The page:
Lighting with flashes can be addicting, but it can also be extremely expensive. Especially when you want to fire multiple flashes at once. But, if you know your way around a soldering iron, there's a DIY hack to keep the cost down. Peter Y Lin put together this hack on his Flickr account, and it's a way of triggering six flashes instantaneously.
Lin has put his together on a PCB, and has included a schematic and a PCB diagram (if you have access to the parts). Once constructed, it's simply a matter of triggering a single central unit, which then triggers the rest of the cluster. Here's how Lin explains it:
Most, if not all, manual radio/optical trigger works by pulling the center pin to ground, creating a short in flash's circuitry, hence triggering the flash. Knowing this, we can use a logic IC with enough buffering capability to drive simple transistors to trigger multiple flashes. Here, I am using CMOS HC logic gate series because
1. it works under wide range of voltage,
2. it has 10+mA driving capability, enough to drive a transistor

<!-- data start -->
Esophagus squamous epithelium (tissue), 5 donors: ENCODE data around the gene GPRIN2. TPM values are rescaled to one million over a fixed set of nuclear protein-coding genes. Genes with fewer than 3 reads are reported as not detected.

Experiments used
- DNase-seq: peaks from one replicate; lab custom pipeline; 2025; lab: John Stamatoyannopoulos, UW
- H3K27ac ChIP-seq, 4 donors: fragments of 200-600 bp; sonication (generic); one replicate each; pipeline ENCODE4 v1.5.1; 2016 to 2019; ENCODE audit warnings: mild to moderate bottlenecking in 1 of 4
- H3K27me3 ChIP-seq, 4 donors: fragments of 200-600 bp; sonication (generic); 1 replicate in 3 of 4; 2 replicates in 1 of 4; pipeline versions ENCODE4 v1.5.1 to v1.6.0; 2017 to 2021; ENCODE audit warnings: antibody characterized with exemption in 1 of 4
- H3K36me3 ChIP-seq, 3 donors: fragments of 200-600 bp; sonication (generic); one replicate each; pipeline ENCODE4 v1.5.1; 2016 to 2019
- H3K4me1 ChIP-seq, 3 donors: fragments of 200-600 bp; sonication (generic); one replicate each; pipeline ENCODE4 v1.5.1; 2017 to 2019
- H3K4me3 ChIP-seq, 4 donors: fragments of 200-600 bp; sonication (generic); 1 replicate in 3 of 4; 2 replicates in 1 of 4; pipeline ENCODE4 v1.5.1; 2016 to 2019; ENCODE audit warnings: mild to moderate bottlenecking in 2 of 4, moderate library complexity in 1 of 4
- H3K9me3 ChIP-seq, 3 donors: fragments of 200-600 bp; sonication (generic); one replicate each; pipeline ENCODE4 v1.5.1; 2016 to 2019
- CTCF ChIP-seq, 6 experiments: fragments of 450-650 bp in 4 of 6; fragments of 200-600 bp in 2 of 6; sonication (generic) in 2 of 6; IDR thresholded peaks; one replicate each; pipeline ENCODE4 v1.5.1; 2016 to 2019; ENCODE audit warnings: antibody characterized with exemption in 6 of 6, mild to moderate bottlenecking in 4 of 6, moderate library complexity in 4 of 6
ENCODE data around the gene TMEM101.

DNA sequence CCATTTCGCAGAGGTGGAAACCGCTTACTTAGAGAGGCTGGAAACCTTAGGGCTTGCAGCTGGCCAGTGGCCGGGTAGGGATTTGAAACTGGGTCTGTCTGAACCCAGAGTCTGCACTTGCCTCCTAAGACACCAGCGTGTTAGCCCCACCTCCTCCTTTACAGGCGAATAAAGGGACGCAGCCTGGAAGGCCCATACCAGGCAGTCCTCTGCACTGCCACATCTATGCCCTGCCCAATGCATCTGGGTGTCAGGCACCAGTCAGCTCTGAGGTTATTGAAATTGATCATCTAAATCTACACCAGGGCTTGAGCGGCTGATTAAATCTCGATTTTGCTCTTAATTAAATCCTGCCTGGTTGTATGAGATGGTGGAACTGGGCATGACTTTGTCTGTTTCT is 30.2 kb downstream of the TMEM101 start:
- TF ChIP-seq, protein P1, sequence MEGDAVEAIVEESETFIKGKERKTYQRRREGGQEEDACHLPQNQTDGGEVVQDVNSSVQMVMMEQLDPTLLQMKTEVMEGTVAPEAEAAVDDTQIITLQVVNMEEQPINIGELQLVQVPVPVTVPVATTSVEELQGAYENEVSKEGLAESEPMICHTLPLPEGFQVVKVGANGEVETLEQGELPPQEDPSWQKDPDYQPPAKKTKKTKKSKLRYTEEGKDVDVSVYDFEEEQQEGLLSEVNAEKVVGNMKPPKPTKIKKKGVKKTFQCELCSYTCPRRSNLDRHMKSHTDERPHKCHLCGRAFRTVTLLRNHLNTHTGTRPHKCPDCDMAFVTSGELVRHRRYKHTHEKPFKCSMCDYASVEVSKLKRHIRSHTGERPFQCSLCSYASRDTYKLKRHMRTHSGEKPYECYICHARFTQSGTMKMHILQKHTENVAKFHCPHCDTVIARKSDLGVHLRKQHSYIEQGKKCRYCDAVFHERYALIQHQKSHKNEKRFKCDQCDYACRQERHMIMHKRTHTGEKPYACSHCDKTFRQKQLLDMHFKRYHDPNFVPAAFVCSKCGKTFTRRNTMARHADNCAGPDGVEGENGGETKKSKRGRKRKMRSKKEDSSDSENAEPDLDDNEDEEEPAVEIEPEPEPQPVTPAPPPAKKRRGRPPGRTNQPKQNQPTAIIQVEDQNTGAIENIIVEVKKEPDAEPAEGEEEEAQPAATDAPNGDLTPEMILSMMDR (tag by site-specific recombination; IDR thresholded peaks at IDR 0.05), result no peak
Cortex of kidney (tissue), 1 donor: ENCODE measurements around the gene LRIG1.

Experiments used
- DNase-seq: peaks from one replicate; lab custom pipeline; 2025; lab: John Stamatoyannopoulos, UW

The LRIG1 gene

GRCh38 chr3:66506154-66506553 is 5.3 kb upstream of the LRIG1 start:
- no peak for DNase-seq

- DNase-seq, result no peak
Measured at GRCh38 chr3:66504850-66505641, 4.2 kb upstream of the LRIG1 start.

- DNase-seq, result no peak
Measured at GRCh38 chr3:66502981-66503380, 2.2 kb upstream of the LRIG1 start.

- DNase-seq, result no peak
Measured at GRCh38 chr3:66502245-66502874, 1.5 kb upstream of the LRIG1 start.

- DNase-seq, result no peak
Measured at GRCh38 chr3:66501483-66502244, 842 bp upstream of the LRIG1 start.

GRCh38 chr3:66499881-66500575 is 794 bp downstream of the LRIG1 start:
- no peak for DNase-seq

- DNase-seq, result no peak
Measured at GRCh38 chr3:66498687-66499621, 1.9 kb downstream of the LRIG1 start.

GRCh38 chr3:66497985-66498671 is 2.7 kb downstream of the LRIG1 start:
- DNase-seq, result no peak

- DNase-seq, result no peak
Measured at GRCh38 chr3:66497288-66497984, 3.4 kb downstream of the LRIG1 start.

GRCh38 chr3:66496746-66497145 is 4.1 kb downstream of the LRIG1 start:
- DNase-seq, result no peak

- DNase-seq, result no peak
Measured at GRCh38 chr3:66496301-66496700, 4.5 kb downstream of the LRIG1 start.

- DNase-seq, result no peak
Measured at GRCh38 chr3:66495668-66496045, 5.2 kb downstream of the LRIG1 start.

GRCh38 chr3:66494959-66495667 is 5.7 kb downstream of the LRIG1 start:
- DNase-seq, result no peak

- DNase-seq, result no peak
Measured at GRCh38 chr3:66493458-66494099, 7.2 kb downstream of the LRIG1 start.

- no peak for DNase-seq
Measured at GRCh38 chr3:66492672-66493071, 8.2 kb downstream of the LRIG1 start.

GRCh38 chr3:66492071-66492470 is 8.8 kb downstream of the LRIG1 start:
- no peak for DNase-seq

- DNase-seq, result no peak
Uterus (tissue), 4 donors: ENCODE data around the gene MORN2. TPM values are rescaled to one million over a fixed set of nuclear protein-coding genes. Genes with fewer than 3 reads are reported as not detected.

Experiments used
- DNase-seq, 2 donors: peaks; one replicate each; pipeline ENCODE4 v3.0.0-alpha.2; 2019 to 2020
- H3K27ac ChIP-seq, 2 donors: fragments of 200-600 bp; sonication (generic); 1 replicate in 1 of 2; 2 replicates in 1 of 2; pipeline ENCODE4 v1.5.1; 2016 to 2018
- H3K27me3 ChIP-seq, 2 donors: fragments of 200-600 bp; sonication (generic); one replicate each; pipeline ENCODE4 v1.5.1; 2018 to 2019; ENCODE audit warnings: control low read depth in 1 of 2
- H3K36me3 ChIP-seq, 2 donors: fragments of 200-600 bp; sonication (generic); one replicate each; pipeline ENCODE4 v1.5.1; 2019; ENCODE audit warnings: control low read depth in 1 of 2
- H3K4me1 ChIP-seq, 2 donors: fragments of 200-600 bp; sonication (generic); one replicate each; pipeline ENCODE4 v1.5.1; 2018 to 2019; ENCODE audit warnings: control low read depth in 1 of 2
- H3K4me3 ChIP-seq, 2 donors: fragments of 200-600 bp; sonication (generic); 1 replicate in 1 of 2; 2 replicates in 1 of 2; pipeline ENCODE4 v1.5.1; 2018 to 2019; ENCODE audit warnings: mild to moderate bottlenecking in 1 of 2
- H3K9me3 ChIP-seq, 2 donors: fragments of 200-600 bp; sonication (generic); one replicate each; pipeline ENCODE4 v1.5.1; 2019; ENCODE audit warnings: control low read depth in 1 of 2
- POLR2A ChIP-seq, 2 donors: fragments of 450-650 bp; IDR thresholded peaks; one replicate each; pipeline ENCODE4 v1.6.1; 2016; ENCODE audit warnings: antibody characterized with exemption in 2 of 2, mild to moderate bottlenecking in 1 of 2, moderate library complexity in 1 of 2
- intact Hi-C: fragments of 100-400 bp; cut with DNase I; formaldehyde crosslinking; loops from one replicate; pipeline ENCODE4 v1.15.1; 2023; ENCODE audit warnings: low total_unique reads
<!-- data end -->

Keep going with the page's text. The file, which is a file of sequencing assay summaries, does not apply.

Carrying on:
3. input impedence is high, so tying up six gates does not create too much burden on the input.
4. it is FAST, response time is usually quoted in nano-seconds
So, as you can see in the schematics, the input is tied up to high so all outputs of 74HC04 is low. When input trigger pulls down the input pin, all outputs become HIGH, thus driving transistors to short.
If you really have more flash guns floating around than you could ever need, this whole rig can be scaled up, too. Lin claims you can combine seven of these circuits to fire a whopping 36 flashes at once.
Seeing as not all of us have circuit printers at home, how long do you think it'll take for someone to slap these in a nice little case, and set up a Kickstarter?